* Yen falls back from 15-year high on intervention wary
* World stocks fall for 5th day straight
By Dominic Lau
LONDON, Aug 25 (Reuters) - The yen eased from a 15-year high on Wednesday on a report that Tokyo was considering weakening its currency, while world stocks fell for the fifth day on concerns over the global economy sliding back into recession.
However, a better-than-expected German business sentiment reading from think tank Ifo helped lift European shares into the black.
Crude prices also bounced from a seven-week low as investors looked for relief in U.S. durable goods and oil inventory reports due later in the day, though safe-haven gold prices steadied.
Nikkei business daily reported Japan’s Ministry of Finance may consider unilateral yen-selling market intervention if speculators drive up the currency. The dollar has lost nearly 9 percent against the Japanese currency this year. [ID:nN24264334]
Finance Minister Yoshihiko Noda reinforced that view, telling reporters that recent yen moves were one-sided and Tokyo will respond appropriately when necessary. [ID:nTKU106216]
But some in the market said it was unlikely the Japanese would intervene at current levels.
“I think it’s unlikely there would be intervention much above 80 yen,” said Ray Farris, chief currency strategist at Credit Suisse in London.
“Price action is not disorderly and the yen is not overvalued by our estimates.”
The dollar was up 0.7 percent at 84.56 yen JPY=, though it was down 0.2 percent against a basket of currencies .DXY.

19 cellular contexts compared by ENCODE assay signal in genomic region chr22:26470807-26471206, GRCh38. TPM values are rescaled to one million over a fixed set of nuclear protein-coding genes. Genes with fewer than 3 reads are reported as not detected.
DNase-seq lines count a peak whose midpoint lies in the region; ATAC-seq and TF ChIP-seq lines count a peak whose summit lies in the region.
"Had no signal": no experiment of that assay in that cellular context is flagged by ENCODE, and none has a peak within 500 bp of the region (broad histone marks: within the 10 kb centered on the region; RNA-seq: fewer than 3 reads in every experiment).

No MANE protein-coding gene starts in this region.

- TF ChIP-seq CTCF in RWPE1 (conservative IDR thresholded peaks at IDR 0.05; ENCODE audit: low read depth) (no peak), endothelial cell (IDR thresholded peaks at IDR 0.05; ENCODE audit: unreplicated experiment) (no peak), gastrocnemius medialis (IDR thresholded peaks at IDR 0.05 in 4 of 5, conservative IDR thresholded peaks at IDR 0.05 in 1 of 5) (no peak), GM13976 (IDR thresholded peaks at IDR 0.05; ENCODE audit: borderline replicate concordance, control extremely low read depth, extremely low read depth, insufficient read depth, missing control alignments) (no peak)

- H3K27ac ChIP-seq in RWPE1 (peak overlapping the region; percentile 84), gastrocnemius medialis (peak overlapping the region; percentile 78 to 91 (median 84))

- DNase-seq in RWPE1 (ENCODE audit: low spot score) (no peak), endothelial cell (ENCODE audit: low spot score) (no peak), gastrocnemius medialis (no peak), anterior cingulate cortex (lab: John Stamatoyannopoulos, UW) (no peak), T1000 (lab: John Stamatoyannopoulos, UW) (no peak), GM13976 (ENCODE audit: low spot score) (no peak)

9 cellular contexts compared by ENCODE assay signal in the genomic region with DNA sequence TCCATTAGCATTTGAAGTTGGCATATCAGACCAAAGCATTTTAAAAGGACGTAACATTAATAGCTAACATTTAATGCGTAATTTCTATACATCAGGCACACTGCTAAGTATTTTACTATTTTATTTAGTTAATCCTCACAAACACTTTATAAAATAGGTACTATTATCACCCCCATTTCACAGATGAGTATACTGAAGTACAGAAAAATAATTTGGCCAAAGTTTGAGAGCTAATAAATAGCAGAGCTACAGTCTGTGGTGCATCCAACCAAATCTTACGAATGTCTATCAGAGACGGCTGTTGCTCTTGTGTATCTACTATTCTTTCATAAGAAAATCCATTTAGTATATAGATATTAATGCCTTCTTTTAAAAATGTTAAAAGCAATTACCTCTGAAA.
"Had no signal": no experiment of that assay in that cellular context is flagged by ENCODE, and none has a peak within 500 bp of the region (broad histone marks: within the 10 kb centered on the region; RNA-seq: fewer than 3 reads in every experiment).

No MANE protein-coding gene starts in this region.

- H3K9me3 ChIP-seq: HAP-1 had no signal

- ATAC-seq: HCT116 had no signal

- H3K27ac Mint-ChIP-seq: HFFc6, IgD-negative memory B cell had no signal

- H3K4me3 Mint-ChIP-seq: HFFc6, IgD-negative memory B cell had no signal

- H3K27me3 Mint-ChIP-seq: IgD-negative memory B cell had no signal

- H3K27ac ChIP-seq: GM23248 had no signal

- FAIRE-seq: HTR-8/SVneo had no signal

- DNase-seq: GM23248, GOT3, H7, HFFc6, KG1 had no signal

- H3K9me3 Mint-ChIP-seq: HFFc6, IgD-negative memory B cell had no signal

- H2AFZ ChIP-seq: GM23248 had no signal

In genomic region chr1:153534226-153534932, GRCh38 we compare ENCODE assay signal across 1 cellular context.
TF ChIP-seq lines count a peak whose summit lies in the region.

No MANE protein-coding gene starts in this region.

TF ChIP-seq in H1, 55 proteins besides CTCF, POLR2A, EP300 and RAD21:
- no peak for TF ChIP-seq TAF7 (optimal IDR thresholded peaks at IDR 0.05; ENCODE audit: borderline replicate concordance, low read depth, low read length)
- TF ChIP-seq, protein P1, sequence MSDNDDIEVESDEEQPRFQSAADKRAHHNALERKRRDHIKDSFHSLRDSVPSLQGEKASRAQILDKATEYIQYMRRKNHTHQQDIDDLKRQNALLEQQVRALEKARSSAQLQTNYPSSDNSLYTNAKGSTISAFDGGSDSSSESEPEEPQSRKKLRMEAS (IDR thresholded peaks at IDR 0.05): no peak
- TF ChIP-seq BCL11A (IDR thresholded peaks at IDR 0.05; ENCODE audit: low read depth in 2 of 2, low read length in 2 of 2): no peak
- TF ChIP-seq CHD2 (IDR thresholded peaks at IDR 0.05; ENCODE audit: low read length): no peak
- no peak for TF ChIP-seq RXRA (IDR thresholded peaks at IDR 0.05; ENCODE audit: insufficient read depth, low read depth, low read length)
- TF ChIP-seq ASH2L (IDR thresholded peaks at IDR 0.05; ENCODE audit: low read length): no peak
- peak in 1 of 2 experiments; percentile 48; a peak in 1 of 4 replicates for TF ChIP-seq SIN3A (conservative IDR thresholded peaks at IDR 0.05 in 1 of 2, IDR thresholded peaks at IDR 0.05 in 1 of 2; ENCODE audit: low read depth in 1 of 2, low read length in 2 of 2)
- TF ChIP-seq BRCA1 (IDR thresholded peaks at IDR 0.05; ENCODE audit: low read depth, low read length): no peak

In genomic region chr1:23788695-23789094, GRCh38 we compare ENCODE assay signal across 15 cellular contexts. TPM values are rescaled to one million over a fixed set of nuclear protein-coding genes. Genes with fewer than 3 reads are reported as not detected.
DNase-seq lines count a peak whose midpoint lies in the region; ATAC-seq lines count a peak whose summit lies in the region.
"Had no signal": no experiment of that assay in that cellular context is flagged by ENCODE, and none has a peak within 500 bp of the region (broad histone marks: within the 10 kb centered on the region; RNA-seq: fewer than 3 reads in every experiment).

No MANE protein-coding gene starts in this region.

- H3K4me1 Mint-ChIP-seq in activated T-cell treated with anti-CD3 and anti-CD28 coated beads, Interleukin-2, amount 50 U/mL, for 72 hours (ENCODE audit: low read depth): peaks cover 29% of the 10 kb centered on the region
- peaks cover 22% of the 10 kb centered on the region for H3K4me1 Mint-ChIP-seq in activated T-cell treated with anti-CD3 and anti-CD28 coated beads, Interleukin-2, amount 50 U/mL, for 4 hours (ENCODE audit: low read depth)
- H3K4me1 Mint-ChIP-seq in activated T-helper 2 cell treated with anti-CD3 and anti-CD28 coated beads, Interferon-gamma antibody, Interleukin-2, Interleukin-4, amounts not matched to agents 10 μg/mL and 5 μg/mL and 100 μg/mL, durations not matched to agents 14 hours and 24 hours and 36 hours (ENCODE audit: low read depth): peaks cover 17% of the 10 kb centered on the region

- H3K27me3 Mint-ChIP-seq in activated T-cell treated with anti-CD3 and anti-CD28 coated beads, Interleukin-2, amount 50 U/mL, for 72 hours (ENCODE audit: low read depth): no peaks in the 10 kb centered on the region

The yen also fell from a nine-year peak against the euro.
However, Tokyo's Nikkei average .N225 lost 1.7 percent to hit a 16-month closing low on disappointment over the lack of policy action by the authorities to rein in the strong yen, which threatens a fragile economic recovery.
Illustrating the concerns over global growth, miner BHP Billiton (BLT.L) (BHP.AX) said it was cautious on the short-term outlook and that the economy in China, its biggest customer, would slow from recent highs. [ID:nSGE67O017]
World equities measured by the MSCI All-Country World Index .MIWD000000PUS dropped 0.2 percent for the fifth straight session, and the Thomson Reuters global stock index .TRXFLDPIPU lost 0.2 percent.
Europe's FTSEurofirst 300 .FTEU3 drifted 0.1 percent higher, aided by the Ifo results. [ID:nBEB004473]
A one-notch downgrade of Ireland’s debt rating by Standard & Poor’s sent a reminder of the problems that the euro zone peripheral economies faced with their debt. The cost of protecting Irish government bond from default rose, with the five-year credit default swaps up 3 basis points (bps) to 310 bps.
The 10-year Irish/German government bond yield spread IE10YT=TWEB DE10YT=TWEB widened by 4 bps to 334 bps.
“The strong corporate earnings we got during the summer had eclipsed the euro zone’s sovereign debt fears in investors’ minds, but this downgrade is a reminder that the problems have not gone away,” said Christian Jimenez, fund manager and president of Diamant Bleu Gestion in Paris.
Yields on benchmark 10-year German Bunds were up 2 bps at 2.206 percent, while those on 10-year U.S. Treasuries US10YT=RR were up 2 bps at 2.5163 percent.
Oil prices CLc1 rebounded 0.9 percent to trade above $72 a barrel and copper MCU3 also recovered from a 1.6 percent drop on Tuesday following a record fall in U.S. existing home sales. (Additional reporting by Kevin Plumberg in Hong Kong, Neal Armstrong and Ian Chua in London, and Blaise Robinson in Paris; editing by Stephen Nisbet)